Wednesday, May 4, 2011

The Art of Helping. Step 8 and 9

8. To help is to serve

How is it possible to have more knowledge than the person asking for helep, and even know what this person knows, and still not have the need to dominate? Helping another person by implementating an initiative without this persons consent, can be experienced as being dominated and not respected. Treating people with dignity implies respecting their independence (autonomy) and their right to make their own decisions. A social worker or health care worker can only make the conditions as best as possible for the person in need, but it is the person asking for help who must choose to be helped or not. Children and people with different forms for disabilities or psyciatric conditions are to be treated with the same dignity as everyother citizen.

9. To help is to be patient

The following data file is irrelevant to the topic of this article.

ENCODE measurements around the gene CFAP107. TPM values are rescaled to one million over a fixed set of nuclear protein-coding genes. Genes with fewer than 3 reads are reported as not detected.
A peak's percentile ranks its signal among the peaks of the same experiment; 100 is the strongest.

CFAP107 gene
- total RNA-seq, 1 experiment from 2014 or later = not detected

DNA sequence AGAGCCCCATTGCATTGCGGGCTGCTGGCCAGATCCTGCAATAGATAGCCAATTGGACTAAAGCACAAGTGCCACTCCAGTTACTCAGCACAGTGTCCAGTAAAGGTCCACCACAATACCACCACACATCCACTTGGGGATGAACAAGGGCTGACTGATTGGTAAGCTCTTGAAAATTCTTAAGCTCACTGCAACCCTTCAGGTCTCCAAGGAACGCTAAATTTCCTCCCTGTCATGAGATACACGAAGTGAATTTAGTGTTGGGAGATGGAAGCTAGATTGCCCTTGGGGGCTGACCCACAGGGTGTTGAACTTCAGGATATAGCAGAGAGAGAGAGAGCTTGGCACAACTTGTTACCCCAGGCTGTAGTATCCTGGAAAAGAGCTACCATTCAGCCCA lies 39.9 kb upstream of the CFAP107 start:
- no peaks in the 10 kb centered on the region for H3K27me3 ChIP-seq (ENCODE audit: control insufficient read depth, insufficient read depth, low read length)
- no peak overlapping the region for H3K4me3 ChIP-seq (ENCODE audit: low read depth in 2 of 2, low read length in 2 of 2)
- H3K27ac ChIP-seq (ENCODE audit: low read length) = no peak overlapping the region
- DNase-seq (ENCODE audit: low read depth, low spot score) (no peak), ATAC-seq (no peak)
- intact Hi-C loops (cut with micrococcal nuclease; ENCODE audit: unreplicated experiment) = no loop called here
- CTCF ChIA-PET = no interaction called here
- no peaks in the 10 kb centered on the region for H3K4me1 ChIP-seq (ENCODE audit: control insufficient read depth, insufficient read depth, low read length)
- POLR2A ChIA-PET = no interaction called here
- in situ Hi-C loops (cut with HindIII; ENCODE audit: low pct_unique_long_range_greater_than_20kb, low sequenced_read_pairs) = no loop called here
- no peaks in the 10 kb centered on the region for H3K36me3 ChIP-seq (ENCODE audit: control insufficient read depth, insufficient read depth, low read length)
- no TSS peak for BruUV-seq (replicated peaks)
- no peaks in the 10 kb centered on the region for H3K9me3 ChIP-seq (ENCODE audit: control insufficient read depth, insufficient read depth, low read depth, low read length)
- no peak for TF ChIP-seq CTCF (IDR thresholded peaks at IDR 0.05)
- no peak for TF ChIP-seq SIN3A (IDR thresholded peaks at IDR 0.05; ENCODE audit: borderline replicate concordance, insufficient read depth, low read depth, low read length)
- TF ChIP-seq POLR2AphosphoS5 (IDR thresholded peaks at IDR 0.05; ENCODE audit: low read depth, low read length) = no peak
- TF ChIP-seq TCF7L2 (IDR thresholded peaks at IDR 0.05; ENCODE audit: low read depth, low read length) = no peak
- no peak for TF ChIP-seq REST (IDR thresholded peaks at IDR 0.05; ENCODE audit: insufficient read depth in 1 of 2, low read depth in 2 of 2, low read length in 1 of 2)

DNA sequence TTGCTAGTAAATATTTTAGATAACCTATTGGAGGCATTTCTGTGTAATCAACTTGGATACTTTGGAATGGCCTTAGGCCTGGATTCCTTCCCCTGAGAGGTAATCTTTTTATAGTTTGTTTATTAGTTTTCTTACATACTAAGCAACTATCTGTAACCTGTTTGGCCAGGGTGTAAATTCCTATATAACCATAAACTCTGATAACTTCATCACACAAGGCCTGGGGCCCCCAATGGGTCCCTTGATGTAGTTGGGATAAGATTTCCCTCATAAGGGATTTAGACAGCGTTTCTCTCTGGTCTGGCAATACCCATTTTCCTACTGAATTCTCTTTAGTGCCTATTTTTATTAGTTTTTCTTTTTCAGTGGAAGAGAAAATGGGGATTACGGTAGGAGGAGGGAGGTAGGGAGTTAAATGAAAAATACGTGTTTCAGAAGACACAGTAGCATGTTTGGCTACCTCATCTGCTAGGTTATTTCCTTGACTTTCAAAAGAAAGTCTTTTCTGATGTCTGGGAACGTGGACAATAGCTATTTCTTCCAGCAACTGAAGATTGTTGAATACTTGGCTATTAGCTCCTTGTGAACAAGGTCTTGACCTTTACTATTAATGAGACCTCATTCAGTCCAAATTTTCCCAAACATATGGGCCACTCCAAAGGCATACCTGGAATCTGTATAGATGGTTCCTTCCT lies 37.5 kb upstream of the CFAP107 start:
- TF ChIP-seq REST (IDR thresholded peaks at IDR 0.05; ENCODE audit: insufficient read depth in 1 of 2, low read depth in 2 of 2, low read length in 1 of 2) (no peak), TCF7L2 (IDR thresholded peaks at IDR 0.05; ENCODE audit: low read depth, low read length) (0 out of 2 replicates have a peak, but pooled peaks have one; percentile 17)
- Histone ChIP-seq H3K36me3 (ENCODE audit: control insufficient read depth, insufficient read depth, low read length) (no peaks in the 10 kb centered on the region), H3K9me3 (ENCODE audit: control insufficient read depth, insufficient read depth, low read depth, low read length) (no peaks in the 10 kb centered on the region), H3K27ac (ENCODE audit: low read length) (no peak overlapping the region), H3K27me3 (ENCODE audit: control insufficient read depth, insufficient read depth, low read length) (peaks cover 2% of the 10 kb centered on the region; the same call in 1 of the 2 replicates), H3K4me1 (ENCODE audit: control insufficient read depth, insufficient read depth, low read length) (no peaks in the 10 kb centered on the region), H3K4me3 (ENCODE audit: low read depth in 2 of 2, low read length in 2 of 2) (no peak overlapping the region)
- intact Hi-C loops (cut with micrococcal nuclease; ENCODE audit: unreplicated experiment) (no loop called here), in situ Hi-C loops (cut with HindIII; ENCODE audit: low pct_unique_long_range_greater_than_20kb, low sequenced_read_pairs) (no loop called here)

To humble oneself under another person means being patient. This is something parents experience at one time or another in the upbringing of children. Children may use a lot of time playing a certain game, they may seem never to finish, dawdle, do not behave and do not think like adults. Being patient has to do with having the necessary time that is required in situations that emerge. Social workers and health care workers must often work under extreme time pressure, leaving little time to each client or patient. Those needing help are expected to come to the help giving institution, cooperate within given time limits, and leave when the appointment is over. Those seking help might experience that they are the ones being patient with the helper and not the other way around. The art og helping according to Kierkegaard demands that the helpgiver be more patient than the helpseeker.

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